Selena Gomez has penned a touching essay on immigration, sharing how she feels afraid for the future of the country.
“It is a human issue, affecting real people, dismantling real lives,” she writes. “How we deal with it speaks to our humanity, our empathy, our compassion. How we treat our fellow human beings defines who we are.”
Gomez commenced her essay by explaining how her aunt crossed the Mexican border into the U.S. while hidden in a truck in 1970, with her grandparents soon following. Gomez’s father was subsequently born in Texas, with Gomez entering the world as a U.S. citizen in 1992, “thanks to their bravery and sacrifice.”
“Over the past four decades, members of my family have worked hard to gain United States citizenship,” Gomez writes. “Undocumented immigration is an issue I think about every day, and I never forget how blessed I am to have been born in this country thanks to my family and the grace of circumstance. But when I read the news headlines or see debates about immigration rage on social media, I feel afraid for those in similar situations. I feel afraid for my country.”
While she acknowledged that she’s no expert and that immigration requires rules and regulations, she urged people to remember that America was formed by people who came from other countries.
Noting the importance of getting educated about those being impacted by immigration policies, Gomez explained how she got involved in a documentary series called Living Undocumented in 2017.
The project, which was co-directed by Aaron Saidman and Anna Chai, followed eight immigrant families who were facing possible deportation and the struggles they went through on a day-to-day basis. Watching the footage of the series, which will be released on Netflix on Oct. 2, was deeply emotional for the “Back to You” singer.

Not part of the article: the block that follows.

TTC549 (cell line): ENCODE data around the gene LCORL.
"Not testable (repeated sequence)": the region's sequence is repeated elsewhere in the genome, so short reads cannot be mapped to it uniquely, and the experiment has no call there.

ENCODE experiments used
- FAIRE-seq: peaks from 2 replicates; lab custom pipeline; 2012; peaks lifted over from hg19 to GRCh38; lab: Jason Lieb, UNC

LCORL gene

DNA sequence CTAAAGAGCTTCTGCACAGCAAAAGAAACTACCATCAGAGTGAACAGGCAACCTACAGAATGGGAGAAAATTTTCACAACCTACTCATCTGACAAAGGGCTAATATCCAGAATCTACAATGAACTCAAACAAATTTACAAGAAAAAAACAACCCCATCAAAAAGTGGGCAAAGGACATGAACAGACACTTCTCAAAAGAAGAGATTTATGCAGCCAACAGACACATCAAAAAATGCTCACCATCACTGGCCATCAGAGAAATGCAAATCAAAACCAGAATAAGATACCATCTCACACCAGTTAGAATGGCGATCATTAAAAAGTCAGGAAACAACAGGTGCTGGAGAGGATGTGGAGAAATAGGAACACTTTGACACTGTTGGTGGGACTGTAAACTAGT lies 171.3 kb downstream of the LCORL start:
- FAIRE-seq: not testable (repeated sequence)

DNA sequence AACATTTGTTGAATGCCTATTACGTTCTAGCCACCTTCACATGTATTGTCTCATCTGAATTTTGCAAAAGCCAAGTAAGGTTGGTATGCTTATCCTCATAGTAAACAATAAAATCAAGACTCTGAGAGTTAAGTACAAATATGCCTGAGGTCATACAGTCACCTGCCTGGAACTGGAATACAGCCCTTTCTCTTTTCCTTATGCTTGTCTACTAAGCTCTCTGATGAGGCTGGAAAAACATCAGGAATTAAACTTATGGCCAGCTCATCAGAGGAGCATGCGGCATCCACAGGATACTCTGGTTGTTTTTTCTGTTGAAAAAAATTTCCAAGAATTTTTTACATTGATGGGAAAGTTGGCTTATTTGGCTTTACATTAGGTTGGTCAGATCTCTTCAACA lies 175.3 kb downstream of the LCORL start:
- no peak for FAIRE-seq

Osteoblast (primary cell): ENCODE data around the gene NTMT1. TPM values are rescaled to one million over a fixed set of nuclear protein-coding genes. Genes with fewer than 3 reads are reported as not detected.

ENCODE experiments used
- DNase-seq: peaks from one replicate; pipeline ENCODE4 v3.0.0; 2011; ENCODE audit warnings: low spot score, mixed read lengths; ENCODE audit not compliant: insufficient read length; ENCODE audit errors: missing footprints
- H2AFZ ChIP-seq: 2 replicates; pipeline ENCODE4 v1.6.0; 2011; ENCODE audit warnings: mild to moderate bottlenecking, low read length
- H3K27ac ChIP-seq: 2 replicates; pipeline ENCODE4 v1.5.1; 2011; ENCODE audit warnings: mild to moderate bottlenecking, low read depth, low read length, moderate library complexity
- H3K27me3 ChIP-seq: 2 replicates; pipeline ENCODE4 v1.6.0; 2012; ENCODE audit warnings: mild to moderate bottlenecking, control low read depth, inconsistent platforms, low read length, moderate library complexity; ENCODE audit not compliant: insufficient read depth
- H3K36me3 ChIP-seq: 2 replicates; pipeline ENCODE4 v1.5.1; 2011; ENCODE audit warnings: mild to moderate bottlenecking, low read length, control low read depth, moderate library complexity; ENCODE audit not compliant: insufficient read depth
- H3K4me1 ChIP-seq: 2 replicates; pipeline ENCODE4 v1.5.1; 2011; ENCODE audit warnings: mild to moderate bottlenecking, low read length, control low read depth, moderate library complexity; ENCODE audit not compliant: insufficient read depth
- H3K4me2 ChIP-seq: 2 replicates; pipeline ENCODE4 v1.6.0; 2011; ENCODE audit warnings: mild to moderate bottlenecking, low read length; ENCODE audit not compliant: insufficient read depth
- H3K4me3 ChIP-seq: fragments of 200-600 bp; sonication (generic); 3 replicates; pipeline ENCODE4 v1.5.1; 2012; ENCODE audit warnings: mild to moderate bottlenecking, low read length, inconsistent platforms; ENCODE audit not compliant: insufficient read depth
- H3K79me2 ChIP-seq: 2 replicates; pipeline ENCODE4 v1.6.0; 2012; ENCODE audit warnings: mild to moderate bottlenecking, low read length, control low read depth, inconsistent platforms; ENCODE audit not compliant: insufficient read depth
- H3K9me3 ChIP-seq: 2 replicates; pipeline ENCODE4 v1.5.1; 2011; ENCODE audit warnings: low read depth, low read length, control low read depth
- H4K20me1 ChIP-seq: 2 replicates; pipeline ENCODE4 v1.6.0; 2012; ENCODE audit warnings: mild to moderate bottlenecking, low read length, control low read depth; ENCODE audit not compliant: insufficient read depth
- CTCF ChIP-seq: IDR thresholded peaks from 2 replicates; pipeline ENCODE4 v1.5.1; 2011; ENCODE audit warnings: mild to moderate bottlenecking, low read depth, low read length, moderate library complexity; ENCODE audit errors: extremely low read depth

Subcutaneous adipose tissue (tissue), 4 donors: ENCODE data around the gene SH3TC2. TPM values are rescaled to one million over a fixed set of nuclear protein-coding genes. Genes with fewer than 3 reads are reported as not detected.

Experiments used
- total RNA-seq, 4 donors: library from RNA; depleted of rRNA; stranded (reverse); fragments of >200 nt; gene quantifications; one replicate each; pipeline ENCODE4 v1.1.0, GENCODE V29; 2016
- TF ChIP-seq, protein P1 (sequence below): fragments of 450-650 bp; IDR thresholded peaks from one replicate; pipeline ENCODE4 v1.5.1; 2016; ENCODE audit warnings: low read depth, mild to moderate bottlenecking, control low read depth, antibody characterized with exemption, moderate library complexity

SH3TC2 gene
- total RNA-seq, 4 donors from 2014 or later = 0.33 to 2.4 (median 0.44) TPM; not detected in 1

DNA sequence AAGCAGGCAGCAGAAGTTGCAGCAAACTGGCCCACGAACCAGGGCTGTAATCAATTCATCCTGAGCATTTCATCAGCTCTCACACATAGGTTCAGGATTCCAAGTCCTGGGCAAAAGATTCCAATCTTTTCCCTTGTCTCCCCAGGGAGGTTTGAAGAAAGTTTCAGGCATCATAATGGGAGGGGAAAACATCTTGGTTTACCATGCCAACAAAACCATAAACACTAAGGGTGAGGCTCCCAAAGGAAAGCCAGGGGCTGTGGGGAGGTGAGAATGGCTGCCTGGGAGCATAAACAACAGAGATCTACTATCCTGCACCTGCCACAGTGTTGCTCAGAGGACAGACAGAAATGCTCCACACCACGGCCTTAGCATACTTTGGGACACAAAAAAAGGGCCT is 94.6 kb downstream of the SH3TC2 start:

“It captured the shame, uncertainty, and fear I saw my own family struggle with,” she says. “But it also captured the hope, optimism, and patriotism so many undocumented immigrants still hold in their hearts despite the hell they go through.”
Recently, Gomez met with three of the young people who were featured in the documentary series, which she produced alongside her mom, Mandy Teefey. One was a girl named Bar, who escaped violence in Tel Aviv as a baby (and had recently been viciously robbed but wouldn't tell police in case they discovered she’s undocumented) and the others were two brothers, Pablo and Camilo, who were in hiding after their father left work one day and ended up detained by ICE and eventually sent back to Colombia.
“I’m concerned about the way people are being treated in my country,” Gomez concludes. “As a Mexican-American woman, I feel a responsibility to use my platform to be a voice for people who are too afraid to speak. And I hope that getting to know these eight families and their stories will inspire people to be more compassionate, and to learn more about immigration and form their own opinion. I hope that Bar gets to study interior design. I hope that Pablo and Camilo can return home and sleep at night.”
See more on Gomez below.